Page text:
Received Sylff fellowship in 2007-08.
Research Area: Archives research
Academic supervisor: Philip Hoffman, York University
Academic achievements, social engagement initiatives:
-York University master’s thesis prize in 2014 for the documentary film Kewekapawetan: Return After the Flood.
-Canada Council Media Arts Grant, 2016
-Ontario Arts Council Professional Development Grant Recipient, 2015
-Graduate Fellowship of Academic Distinction/ Sasakawa Young Leaders Fellowship Fund, York University, 2007-09
-Lawrence Heisey Award in Fine Art, York University, 2008
-National Aboriginal Achievement Grant, 2008
-Michael Ames Scholarship in Museum Studies, UBC, 2000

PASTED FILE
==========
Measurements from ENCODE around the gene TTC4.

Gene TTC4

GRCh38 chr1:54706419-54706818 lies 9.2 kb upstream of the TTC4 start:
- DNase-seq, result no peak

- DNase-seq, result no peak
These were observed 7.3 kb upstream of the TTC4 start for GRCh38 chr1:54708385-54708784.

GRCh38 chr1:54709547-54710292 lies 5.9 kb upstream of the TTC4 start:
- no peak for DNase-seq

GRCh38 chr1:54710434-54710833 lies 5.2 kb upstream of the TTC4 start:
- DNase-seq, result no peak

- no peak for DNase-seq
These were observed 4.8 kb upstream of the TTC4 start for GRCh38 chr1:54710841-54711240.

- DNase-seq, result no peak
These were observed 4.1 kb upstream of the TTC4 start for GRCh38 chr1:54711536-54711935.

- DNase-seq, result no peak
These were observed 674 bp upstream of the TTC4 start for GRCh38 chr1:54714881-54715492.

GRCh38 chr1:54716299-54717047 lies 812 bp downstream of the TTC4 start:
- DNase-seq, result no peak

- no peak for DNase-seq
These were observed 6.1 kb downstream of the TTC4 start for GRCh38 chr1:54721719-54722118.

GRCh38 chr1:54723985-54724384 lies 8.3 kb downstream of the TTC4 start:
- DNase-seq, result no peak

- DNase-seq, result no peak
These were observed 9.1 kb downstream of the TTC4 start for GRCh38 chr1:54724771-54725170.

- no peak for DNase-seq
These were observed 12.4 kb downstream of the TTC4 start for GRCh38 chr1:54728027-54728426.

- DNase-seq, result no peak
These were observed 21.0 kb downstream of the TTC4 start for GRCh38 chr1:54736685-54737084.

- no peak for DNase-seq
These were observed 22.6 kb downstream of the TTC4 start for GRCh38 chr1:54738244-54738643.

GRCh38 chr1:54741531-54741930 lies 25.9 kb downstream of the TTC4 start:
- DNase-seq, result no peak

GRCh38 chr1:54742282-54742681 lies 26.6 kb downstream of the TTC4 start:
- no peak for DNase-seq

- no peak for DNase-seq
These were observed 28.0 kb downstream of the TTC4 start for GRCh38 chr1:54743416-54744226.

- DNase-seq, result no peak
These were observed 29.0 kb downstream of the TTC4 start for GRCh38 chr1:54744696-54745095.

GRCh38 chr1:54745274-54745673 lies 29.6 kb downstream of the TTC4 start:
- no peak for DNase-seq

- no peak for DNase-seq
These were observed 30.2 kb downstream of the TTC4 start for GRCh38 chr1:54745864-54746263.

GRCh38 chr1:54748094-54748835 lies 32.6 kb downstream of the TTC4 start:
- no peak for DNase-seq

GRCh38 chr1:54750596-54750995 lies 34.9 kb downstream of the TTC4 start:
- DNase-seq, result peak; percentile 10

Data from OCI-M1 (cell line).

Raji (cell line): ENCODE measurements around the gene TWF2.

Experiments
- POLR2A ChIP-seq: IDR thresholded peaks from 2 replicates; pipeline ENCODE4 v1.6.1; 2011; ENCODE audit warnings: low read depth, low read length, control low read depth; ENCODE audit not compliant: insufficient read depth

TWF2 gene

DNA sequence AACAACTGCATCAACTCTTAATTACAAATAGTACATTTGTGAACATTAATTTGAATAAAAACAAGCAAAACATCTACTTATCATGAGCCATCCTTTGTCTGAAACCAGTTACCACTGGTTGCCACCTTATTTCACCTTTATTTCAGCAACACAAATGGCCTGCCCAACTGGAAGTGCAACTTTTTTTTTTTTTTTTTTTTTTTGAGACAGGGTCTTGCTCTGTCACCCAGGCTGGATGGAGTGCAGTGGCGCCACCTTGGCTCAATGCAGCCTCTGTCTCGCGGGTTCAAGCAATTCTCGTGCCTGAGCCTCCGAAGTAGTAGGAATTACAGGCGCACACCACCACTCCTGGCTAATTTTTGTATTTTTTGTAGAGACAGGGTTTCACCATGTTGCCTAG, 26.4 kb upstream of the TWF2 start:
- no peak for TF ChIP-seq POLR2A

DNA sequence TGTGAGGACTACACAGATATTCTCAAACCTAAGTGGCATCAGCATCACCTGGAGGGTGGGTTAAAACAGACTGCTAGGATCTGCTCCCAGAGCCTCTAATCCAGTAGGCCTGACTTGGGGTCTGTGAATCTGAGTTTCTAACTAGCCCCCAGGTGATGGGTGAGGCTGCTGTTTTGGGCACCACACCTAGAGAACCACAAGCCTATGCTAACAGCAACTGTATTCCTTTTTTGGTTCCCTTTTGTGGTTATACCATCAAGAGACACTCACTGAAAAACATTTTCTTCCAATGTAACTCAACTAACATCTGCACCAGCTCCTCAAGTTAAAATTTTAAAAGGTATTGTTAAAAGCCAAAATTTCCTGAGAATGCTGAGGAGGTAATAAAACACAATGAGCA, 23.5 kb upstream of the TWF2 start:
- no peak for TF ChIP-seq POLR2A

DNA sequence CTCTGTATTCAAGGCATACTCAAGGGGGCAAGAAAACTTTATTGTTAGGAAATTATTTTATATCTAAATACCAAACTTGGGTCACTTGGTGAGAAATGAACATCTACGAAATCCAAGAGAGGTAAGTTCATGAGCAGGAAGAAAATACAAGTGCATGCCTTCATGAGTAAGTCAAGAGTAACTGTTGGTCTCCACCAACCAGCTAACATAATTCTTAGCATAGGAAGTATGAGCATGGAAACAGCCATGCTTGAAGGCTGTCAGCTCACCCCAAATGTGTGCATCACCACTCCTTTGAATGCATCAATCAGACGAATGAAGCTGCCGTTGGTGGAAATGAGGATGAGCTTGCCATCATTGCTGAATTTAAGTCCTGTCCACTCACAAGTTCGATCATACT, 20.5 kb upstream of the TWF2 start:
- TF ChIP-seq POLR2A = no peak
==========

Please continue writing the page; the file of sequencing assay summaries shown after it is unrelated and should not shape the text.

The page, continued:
Current Affiliation: Currently I am an independent filmmaker and archives researcher and activist.
Jennifer Dysart blends a social sciences and humanities background with documentary filmmaking and archival research. Jennifer has a deep love of found footage and experimental films. Her film projects aim to bring awareness of the importance of archives in the creation of memory. She received the York University master’s thesis prize in 2014 for her documentary film Kewekapawetan: Return After the Flood which has screened around the world bringing renewed awareness to the hydro-electric environmental disaster that affected her Cree Indigenous homeland in northern Manitoba, Canada. Jennifer is dedicated to the return home of orphaned media to Indigenous peoples. Revisiting Keewatin Missions (upcoming in 2022), Caribou in the Archive (2019) and Kewekapawetan: Return After the Flood (2014) represent a growing body of work that prioritizes ethical research and interrupts the power of colonial archives.